News paper reading can become tedious particularly during festival and vacation times in Tamil Nadu. Full page advertisements particularly of high rises, premium townships and full furnished apartments on sale take up nearly four sides of our local broadsheets.
Though I do accept that this sort of advertising constitutes major revenues for the paper, the pictures of full-furnished apartments with state of art designs don’t impress me.
Hey they are totally equipped without an inch of space left for our own things. What if we moved into one of these flats and had to take our personal belongings. Treasured stuff like books, photos, albums, our favourite pillows, beddings, beds, kitchen utensils, home appliances and grandma’s crockery would have to be jettisoned. Where would we put them?
No I don’t think any full-furnished house will satisfy me. I remember living for a short time in a gated community which had identical row houses. One house in this colony was advertised as fully furnished. My neighbour proudly said that future owners just had to buy grocery to move in.
I secretly wished them luck. It turned out that my predictions were true. The owners, a couple with two high school children, had to redesign their front porch, build a kennel for their mastiff and change the plumbing outside to hide the ugly pipes and landscape the garden, besides paying a fortune for the house proper.
I remember a number of houses that I had lived in Delhi. My mother and father had a curious knack for making their own space. He always had a study table and at least four shelves of books, while she always had a corner for her sewing machine, knitting yarns and macramé hangings. My mother’s craft work often overflowed into the kitchen. The garden, a tiny patch outside was the domain of our gardener, who varied flowers, bushes and grass with a huge hanging vine that our dog hated. We three children were no different, though the dinner table was our common homework station in the evenings.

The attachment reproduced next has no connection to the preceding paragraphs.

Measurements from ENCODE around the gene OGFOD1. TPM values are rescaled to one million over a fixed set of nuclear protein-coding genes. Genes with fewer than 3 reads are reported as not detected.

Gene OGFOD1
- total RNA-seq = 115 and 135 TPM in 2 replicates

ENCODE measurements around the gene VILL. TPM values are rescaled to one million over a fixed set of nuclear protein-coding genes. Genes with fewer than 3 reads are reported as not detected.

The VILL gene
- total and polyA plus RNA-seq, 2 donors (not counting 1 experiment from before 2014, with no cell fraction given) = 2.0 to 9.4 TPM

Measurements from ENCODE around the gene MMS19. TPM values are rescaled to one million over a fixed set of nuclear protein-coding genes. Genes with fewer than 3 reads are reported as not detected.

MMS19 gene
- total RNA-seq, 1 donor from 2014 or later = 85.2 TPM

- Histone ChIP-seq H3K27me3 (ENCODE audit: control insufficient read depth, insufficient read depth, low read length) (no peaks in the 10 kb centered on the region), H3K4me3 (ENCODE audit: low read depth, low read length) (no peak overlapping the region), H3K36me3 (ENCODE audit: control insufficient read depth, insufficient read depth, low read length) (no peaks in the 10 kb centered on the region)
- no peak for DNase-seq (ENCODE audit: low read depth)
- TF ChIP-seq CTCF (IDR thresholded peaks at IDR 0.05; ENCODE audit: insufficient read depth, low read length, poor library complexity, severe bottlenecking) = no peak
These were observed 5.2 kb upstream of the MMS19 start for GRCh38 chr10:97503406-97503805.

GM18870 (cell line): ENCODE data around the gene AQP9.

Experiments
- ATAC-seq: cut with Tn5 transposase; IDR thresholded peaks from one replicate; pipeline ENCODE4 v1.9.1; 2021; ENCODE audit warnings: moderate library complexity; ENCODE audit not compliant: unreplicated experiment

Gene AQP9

We shared shelves in the same cupboard and nooks in the same refrigerator to store our share of goodies.
Of course now as adults and grandparents we are more indulgent. My home furniture now consists of at least 1000 books, my own crafts collection, a dozen almirahs, four sets of double beds and innumerable kitchen vessels and home appliances. Even our garage has a small space for garden implements besides a power generator backup bought during the electricity shortages of Tamil Nadu in early 2010.
So an advertisement for furnished homes would never suit me, I cannot forgo my stuff to live in homes styled by others. My inherent penchant for personalising my space will never allow me to accept monotonous uniformity.